by Gladys Nubla

[web links]

Emily Lawsin

[gladys's home page]




Emily P. Lawsin




     Emily Porcincula Lawsin volunteers on the Board of Trustees of the Filipino American National Historical Society and teaches Asian American Studies in Los Angeles. An oral historian and spoken word artist, her poetry and essays on war brides and students have been published in Flippin': Filipinos on America, Teaching Asian America, The FANHS Journal, Seattle Arts, dekonstruk, The World Is Yours Zine, Homegrown 3, Forward Motion Magazine's Asians in Struggle, The International Examiner, and The Seattle Times. She has performed her poetry on radio and stage, at Bryn Mawr College in Philadelphia, the Japanese American National Museum, the Northwest Asian American Theatre, the University of Washington, the Broadway Performance Hall in Seattle, and at various events in Los Angeles, New York, Honolulu, and Seattle, with the "Our Path to Follow" and "Isang Mahal" Filipino spoken word artists.

An Interview with Emily P. Lawsin

How easy do/did you find it to publish your work?

I've just begun to see my poetry and spoken word pieces published in different anthologies, journals, and 'zines, mostly because I've only been submitting my work in the past two years.

Ten years ago, when I was a creative writing major in Washington, there weren't as many Asian American or Filipino American publications as there are today. Back then, you certainly didn't see as many calls for submissions that are geared towards our communities as you do today. Getting published in "mainstream" publications is another story.

To what extent do you think your experience in publishing pertains directly to your being Filipina?

My experience in publishing pertains precisely to me being Pinay; everything does! 

Have you, as a Filipina, had any obstacles in becoming a writer? I.e., how has being Filipina affected your ability to "break into the business"?

Probably the biggest obstacles for me in becoming a writer were/are 1) racism 2) my family, and 3) myself.

In college, we were placed in these writing groups, where you workshopped your classmates' short stories. That was probably one of the most eye-opening experiences for me, since I was almost always the only person of color in those English classes and definitely the only Filipina American. That's how I came up with my poem "Notes From A University Writing Group (Or, From the Woman Who Told Me To Write White)" that is published in Flippin': Filipinos on America. It's my shortest poem that isn't really a "poem";  it's the actual notes--word for word--that I took one rainy afternoon after five white classmates mangled a piece that I had written about a Filipino American family.  One classmate said that I should actually remove ALL of the Tagalog and cultural references!  I thought to myself, "Now how in the hell can I do that? There would be no words left!"  That experience stays with me every day that I write, every day that I place my own students in writing groups, and every day that I submit a piece; I wonder, will these readers be more aware, more culturally sensitive than my former classmates?  Geez, let's hope so.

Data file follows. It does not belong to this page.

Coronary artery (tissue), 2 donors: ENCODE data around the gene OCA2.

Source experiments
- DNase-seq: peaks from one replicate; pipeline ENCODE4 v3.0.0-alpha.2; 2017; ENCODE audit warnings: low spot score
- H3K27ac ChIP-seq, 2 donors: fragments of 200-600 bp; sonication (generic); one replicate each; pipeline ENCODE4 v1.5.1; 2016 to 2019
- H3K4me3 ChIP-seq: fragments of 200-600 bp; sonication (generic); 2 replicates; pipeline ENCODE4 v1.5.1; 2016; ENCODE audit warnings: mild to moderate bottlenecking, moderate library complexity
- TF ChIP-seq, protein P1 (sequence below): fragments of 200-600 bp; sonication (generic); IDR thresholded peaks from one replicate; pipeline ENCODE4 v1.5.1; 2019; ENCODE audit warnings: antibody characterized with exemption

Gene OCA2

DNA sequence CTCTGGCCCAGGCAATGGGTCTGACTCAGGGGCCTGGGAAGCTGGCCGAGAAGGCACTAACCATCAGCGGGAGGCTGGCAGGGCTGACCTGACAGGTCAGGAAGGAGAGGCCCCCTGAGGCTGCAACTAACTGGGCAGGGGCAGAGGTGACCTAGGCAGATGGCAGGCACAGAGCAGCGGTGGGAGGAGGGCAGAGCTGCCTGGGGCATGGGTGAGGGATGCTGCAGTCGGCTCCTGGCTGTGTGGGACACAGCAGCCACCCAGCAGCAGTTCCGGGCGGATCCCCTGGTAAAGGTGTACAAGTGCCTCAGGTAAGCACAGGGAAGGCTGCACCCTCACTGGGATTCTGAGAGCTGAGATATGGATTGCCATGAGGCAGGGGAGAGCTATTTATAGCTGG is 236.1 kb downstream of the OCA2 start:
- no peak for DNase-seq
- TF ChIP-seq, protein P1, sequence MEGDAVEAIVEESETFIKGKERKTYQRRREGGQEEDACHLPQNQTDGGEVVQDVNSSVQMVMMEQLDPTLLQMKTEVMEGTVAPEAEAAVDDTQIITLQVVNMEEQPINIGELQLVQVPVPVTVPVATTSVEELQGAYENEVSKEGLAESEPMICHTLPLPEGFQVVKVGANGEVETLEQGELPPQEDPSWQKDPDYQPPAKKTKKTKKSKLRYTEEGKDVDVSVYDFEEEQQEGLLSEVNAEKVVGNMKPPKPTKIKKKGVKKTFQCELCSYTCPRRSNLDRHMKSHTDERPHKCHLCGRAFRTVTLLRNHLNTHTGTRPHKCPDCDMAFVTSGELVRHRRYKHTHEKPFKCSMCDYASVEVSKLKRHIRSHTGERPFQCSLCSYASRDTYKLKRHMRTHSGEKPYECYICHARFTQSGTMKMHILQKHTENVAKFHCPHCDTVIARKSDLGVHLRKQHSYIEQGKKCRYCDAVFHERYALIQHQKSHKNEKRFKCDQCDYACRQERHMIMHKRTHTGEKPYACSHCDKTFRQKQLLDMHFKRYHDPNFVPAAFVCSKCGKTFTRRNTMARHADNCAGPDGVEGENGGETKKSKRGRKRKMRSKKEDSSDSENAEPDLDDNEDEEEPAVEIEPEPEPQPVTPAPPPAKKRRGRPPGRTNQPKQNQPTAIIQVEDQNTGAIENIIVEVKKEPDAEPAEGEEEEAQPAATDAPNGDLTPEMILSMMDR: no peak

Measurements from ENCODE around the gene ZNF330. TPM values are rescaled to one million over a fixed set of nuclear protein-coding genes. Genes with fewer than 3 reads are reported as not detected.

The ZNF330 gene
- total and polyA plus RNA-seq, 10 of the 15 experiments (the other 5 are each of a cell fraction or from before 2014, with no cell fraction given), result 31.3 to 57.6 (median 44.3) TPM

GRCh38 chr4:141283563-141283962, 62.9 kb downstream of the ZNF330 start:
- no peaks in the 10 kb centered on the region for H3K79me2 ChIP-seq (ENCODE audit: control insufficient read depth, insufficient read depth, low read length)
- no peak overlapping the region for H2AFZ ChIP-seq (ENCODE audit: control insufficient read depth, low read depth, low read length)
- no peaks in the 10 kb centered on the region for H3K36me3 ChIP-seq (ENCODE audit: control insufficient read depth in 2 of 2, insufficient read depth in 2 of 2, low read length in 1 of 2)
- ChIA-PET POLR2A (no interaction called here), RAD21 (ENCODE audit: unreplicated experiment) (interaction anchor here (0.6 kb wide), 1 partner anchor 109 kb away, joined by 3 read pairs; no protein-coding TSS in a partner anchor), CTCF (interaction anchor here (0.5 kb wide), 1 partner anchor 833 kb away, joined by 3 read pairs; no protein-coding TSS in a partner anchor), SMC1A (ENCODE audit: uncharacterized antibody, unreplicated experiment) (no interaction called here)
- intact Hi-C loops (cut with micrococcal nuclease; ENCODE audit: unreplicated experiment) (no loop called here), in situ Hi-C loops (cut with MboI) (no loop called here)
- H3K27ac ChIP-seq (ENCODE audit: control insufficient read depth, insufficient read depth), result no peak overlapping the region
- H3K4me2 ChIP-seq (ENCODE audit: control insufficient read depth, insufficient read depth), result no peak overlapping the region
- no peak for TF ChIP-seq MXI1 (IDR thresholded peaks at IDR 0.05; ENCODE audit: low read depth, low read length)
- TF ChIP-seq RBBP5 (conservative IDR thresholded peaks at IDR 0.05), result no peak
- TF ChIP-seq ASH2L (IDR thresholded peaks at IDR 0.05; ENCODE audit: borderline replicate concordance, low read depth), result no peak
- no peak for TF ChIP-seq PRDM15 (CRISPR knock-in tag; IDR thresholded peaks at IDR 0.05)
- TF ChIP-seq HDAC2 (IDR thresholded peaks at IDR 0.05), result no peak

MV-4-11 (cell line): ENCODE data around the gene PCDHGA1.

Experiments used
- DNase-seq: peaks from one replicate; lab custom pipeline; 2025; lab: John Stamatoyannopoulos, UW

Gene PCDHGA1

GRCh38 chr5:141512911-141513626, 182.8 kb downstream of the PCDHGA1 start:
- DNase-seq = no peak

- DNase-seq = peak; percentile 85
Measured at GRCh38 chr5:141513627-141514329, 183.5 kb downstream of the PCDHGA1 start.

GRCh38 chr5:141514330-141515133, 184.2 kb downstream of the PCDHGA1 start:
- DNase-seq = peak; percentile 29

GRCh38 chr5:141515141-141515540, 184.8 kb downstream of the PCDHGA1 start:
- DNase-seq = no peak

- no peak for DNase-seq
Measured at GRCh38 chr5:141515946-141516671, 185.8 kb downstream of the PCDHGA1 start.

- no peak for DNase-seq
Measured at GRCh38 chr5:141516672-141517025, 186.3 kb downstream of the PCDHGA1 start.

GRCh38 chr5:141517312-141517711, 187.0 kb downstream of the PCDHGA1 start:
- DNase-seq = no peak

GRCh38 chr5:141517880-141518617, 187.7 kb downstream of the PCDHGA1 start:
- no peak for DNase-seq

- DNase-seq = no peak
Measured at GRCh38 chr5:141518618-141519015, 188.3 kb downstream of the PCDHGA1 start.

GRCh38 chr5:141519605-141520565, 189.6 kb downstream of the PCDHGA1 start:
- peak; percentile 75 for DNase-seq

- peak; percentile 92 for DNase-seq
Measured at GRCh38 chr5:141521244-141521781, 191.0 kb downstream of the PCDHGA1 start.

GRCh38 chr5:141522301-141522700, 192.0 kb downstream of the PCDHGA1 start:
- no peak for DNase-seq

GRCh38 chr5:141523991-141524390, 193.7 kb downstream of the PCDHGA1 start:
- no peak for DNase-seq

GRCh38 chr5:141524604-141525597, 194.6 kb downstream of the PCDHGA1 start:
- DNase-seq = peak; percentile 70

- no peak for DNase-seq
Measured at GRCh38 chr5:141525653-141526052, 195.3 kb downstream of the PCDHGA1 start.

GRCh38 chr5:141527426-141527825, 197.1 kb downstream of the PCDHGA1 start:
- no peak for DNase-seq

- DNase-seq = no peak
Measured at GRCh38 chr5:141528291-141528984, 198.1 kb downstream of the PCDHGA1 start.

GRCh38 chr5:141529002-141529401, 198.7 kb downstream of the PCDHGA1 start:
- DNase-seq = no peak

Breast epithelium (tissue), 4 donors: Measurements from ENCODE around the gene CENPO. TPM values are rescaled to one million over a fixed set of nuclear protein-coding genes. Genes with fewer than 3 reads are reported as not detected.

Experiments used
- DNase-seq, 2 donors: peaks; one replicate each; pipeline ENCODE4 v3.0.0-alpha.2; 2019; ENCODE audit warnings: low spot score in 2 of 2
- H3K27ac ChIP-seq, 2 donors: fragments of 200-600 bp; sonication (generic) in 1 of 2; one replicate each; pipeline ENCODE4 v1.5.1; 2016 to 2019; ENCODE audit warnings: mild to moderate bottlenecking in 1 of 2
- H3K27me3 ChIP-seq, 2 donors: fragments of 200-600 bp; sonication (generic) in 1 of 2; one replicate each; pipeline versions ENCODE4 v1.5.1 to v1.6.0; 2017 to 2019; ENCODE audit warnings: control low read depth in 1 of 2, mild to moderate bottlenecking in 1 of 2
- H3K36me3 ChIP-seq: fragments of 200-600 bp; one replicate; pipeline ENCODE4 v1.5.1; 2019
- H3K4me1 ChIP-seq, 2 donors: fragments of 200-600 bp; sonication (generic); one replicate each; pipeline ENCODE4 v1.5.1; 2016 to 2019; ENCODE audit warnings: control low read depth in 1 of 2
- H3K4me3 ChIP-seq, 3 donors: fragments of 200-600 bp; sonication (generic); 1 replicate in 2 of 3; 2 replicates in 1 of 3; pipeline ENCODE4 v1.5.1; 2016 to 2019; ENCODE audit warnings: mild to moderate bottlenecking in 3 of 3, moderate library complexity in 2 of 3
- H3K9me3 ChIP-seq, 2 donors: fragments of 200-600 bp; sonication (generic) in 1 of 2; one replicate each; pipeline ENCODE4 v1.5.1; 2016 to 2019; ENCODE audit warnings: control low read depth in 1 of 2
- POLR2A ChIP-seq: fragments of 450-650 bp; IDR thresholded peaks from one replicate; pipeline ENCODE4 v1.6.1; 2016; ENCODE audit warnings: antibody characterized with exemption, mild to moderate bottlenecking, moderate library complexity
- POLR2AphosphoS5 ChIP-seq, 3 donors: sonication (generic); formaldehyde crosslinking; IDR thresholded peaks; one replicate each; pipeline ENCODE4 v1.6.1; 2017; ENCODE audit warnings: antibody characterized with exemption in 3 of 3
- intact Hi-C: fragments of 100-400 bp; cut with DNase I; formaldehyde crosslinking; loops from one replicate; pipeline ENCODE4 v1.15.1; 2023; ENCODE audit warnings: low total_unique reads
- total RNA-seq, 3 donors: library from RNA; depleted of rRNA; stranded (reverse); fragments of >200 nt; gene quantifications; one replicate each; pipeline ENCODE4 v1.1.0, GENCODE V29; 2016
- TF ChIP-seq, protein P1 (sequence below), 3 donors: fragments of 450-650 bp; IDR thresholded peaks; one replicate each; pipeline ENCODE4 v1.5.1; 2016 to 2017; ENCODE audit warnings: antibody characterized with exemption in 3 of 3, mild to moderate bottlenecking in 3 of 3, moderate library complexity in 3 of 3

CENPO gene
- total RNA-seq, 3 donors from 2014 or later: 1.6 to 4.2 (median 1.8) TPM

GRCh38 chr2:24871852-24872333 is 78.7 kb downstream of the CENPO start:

My mother and father wanted me to become an engineer. I actually studied and interned as one too, and of course, I hated it. When I finally told them that I wanted to go in to writing and Asian American Studies, they didn't even know what that was; they just shook their heads and tried to talk me out of it. In addition, my parents are also at the core of most of my writing, whether it's creative or academic. I used to worry that they would disapprove of me showing the world their craziness, their traumas, their lives, fictionalized or not. Until one day, a few years ago, I flew home to Seattle for a poetry reading, the first one that my parents had ever attended, and they applauded. Loudly. They finally understood. These types of silly fears prevented me from writing; sometimes they still do. I just keep telling myself that writing--and sharing one's writing--is about overcoming those fears, overcoming those obstacles.

(The other challenges for any writer are, of course, networking and getting a publishing contract.  I haven't done that yet, so I can't say I've "broken in to the business," as you say.)

How do you see Filipina writers in relation to the canon?

The canon? Which one? 

Do you see any changes for Filipina artists in the horizon?

I see lots of changes and hope for Filipina artists in the future. For example, writers Virginia Cerenio and Marianne Villanueva are putting together a Filipina Women's Anthology. Some fellow spoken word/poetry pals and I are submitting a collaborative piece, written by what I like to call our up and coming "Pinay MAFIA*" (*Mad-Ass Filipinas Infiltrating Amerikkka).  We don't know if the piece will be accepted, but the real message is that many of us Pinay poets in Los Angeles, San Francisco, and Seattle, are working together, writing together, and performing together in new and different venues: schools, museums, theaters, festivals, bookstores, coffee houses, community centers, and even cyberspace. And that's exciting.